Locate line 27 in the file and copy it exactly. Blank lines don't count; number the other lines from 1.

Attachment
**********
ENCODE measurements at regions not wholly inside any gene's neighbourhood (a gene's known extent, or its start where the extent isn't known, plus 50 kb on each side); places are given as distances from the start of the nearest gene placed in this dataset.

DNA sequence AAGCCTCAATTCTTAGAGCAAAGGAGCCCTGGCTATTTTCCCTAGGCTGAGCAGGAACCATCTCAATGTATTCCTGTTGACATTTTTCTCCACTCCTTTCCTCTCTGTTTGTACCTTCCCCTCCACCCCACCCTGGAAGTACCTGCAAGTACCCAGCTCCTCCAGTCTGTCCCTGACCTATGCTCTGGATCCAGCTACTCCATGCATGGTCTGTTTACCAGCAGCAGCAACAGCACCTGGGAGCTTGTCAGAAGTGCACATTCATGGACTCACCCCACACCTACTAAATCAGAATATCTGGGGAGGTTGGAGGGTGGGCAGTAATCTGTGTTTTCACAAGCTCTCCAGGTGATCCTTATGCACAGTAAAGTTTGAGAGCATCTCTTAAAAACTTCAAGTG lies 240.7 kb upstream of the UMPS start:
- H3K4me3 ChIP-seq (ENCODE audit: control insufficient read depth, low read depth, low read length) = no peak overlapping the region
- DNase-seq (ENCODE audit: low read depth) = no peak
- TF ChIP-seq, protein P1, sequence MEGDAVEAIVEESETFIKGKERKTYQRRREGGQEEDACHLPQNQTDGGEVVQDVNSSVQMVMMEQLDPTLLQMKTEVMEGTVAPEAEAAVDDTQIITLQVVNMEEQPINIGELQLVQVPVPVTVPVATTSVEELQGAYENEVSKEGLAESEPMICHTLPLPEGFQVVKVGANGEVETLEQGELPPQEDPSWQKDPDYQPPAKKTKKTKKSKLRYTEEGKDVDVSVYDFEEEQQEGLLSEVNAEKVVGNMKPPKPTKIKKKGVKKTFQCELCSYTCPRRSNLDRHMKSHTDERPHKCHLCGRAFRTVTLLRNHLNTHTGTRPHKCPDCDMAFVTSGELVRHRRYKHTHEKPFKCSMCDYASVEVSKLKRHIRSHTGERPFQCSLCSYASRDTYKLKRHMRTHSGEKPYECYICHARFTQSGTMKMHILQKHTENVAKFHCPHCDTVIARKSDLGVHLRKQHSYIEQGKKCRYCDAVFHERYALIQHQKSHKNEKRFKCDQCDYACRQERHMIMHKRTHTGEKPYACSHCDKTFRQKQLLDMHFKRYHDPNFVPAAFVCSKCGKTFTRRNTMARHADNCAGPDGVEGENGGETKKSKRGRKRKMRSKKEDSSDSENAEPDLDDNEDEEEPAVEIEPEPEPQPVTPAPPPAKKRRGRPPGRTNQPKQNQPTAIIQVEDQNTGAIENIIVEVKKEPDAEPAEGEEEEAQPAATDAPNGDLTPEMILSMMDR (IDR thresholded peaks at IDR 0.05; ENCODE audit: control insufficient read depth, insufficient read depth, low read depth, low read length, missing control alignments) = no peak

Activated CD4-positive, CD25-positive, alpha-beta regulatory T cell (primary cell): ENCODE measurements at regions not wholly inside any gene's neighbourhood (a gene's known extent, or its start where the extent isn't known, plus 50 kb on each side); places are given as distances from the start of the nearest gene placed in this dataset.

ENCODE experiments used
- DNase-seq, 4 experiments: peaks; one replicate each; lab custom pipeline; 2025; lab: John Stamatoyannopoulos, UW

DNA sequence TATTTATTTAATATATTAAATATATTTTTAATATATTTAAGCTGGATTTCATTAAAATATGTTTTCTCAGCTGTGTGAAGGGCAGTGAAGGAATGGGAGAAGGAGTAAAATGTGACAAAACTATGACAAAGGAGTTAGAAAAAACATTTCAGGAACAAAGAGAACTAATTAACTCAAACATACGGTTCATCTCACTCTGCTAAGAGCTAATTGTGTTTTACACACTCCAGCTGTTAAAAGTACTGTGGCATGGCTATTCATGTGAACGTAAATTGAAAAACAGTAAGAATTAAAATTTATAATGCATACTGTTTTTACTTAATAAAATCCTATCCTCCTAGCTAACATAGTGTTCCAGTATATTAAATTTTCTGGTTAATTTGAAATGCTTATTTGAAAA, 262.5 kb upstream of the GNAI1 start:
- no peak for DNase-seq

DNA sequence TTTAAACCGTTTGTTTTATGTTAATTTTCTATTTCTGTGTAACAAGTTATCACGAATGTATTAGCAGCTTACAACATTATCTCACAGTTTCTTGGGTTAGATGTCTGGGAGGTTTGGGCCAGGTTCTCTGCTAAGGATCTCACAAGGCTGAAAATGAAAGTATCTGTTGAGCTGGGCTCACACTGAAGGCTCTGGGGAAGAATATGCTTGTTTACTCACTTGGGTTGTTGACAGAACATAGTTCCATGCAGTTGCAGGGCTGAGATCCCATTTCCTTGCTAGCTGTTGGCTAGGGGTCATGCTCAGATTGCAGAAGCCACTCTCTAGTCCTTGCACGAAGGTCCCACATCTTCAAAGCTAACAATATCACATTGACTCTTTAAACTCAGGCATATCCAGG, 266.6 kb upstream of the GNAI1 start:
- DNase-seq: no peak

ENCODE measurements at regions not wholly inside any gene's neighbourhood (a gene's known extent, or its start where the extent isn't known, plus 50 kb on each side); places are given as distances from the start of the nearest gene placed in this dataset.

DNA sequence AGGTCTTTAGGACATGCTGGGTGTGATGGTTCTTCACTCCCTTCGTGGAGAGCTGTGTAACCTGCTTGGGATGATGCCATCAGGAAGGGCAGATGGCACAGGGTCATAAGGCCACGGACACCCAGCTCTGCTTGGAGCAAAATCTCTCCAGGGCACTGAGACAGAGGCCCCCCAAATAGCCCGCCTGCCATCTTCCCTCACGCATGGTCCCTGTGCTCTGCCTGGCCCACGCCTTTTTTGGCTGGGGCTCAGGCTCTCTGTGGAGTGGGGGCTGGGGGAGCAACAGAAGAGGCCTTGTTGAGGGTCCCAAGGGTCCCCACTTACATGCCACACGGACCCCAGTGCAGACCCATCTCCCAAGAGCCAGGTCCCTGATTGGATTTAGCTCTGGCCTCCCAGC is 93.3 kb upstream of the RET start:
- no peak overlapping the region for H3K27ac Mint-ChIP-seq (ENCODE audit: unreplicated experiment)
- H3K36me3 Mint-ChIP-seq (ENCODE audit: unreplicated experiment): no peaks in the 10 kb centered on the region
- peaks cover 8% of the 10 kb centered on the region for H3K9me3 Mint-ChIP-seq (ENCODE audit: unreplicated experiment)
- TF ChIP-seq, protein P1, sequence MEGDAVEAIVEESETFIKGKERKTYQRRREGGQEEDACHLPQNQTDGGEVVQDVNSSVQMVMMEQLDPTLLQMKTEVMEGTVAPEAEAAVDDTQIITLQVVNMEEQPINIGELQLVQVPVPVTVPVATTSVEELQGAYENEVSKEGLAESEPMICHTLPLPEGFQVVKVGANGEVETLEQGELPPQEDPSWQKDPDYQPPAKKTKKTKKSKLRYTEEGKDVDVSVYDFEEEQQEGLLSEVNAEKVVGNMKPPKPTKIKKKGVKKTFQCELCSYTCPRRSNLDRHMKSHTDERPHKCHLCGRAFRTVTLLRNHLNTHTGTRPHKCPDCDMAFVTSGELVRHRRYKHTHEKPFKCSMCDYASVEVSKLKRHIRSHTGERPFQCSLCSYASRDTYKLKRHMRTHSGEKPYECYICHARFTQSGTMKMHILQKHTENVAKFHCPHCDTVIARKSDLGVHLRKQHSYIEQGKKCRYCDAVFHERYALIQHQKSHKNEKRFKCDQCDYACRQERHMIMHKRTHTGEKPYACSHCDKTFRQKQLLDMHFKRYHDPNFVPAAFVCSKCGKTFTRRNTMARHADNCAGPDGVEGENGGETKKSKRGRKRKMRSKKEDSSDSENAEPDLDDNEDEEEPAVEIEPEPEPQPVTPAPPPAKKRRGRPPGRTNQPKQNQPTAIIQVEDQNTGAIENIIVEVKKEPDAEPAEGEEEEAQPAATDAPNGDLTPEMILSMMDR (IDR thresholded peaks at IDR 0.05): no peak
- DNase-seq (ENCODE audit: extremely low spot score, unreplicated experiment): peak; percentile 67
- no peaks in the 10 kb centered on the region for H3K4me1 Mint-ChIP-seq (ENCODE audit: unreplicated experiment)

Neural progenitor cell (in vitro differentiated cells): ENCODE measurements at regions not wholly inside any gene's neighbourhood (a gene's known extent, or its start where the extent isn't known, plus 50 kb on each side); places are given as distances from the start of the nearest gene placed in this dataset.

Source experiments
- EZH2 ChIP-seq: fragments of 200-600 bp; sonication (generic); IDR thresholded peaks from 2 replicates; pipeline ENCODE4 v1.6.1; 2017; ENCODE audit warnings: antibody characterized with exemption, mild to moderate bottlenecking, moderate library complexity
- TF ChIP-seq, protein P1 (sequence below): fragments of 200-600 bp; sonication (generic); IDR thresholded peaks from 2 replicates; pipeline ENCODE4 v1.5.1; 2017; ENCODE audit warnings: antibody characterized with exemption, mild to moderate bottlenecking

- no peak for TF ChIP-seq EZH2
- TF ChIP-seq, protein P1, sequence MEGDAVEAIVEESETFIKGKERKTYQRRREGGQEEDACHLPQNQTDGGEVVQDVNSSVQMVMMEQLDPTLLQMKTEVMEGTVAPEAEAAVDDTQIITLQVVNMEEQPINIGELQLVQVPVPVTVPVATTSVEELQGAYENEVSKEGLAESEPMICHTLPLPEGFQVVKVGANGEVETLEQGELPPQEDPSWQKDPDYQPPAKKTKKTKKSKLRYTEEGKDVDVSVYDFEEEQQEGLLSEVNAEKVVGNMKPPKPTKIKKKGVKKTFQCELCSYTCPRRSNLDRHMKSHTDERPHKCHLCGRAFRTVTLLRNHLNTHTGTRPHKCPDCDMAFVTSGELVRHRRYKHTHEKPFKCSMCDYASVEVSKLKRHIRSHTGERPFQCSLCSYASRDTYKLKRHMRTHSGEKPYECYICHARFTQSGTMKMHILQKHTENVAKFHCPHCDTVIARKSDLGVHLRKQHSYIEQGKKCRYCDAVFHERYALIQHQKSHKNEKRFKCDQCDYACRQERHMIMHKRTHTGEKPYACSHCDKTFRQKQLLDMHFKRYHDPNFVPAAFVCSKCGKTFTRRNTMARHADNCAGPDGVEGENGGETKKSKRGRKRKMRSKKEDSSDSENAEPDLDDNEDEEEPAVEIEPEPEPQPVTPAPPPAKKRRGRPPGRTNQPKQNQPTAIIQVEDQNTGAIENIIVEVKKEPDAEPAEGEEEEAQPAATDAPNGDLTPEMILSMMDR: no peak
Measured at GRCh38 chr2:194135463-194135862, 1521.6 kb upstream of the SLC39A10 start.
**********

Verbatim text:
Measured at GRCh38 chr2:194135463-194135862, 1521.6 kb upstream of the SLC39A10 start.